The Lived Experience of Being Diagnosed With COVID-19 Among Black Patients: A Qualitative Study

Sainfer Aliyu, Jasmine L. Travers, Allison A. Norful, Michael Clarke, Krista Schroeder

Research output: Contribution to journalArticlepeer-review

Abstract

Diagnosis and hospitalization for COVID-19 are disproportionately higher among black persons. The purpose of this study was to explore the lived experience of being diagnosed with COVID-19 among black patients. Semistructured one-on-one interviews with black patients diagnosed with COVID-19 were conducted. Data were analyzed using conventional content analysis and a directed content approach. Fifteen patients participated and 3 themes were identified: Panic amidst a COVID-19 diagnosis, Feeling the repercussion of the diagnosis, and Personal assessment of risks within one’s individual environment. Fear of dying, inadequate health benefits, financial issues, and worries about spreading the virus to loved ones were acknowledged by the patients as critical areas of concerns. Majority of the patients looked to God as the ultimate way of surviving COVID-19. However, none of the patients reported receiving support for spiritual needs from health care providers. This is the first study to investigate the lived experience of being diagnosed with COVID-19 among black patients. Our results highlight several factors that put this group at increased risk for COVID-19 and where additional strategies are needed to address these inadequacies. Integrating public health interventions to reduce socioeconomic barriers and integrating spirituality into clinical care could improve patient care delivery.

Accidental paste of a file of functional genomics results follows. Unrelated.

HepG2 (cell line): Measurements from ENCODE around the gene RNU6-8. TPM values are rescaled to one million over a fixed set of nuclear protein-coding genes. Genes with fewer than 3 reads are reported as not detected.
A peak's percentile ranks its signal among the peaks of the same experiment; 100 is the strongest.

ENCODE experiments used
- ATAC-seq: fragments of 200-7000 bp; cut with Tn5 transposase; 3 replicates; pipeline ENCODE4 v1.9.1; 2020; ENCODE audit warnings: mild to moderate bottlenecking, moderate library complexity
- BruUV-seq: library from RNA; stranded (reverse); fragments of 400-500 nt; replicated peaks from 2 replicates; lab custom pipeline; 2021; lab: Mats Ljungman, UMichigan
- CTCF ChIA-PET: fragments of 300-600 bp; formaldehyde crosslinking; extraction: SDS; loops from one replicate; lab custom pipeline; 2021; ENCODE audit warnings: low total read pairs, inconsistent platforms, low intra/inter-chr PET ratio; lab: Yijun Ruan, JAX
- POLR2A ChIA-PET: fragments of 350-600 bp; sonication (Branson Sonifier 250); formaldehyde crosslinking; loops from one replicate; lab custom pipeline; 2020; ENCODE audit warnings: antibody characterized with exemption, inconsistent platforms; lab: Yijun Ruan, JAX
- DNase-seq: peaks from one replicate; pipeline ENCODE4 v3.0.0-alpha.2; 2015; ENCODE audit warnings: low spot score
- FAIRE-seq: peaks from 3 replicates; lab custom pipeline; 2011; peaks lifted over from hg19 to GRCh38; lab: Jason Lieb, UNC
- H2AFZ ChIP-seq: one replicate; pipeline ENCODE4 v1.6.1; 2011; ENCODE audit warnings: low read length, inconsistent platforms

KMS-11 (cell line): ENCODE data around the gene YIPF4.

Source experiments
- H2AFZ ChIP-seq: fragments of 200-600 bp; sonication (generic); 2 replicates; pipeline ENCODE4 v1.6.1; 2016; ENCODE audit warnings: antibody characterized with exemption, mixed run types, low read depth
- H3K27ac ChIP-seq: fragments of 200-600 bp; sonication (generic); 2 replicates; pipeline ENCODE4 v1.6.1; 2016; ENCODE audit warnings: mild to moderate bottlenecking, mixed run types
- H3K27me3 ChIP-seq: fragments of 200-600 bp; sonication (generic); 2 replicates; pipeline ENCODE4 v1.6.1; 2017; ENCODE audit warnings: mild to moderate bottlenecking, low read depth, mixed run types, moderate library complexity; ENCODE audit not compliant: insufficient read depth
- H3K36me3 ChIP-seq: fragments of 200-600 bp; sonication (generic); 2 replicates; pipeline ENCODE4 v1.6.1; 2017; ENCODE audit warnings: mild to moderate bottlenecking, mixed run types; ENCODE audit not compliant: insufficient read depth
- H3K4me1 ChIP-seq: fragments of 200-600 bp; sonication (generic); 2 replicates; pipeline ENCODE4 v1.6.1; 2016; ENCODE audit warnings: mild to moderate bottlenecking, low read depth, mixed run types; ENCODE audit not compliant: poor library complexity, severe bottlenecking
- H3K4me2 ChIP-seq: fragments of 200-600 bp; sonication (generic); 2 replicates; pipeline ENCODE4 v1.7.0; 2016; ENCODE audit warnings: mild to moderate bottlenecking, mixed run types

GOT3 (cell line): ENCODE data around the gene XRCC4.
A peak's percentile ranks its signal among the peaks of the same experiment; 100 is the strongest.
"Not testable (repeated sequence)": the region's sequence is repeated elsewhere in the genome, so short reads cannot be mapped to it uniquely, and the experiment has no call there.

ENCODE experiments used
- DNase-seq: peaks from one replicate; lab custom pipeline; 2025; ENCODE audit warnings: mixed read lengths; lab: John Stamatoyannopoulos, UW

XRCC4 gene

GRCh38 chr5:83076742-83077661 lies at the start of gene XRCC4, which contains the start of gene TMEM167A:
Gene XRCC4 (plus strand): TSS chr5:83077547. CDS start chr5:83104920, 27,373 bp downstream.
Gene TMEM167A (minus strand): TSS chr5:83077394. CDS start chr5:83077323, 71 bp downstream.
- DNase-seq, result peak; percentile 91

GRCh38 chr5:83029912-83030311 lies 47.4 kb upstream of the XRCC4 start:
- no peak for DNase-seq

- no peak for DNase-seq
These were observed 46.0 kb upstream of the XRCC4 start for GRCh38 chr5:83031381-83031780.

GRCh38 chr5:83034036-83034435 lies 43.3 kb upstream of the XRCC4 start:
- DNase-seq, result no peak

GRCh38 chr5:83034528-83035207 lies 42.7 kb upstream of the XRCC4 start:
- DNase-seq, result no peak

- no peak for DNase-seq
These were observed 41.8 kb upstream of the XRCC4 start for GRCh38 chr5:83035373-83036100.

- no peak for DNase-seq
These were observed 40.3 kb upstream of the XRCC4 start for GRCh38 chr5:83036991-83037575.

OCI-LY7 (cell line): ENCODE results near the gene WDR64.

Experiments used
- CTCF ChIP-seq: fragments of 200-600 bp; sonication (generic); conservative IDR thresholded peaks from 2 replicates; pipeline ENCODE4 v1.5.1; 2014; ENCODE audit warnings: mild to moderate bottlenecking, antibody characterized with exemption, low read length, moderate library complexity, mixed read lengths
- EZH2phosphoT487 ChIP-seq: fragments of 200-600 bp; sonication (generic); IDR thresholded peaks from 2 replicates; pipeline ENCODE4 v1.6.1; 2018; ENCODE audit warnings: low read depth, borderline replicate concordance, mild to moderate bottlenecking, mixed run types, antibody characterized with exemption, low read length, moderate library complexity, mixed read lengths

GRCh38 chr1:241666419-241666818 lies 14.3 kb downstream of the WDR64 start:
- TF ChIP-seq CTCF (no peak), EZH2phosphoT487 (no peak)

Original languageEnglish (US)
JournalJournal of Patient Experience
Volume8
DOIs
StatePublished - 2021

Keywords

  • COVID-19
  • black patients
  • coronavirus
  • interviews
  • patient experience
  • qualitative studies

ASJC Scopus subject areas

  • Health Policy
  • Leadership and Management
  • Health(social science)

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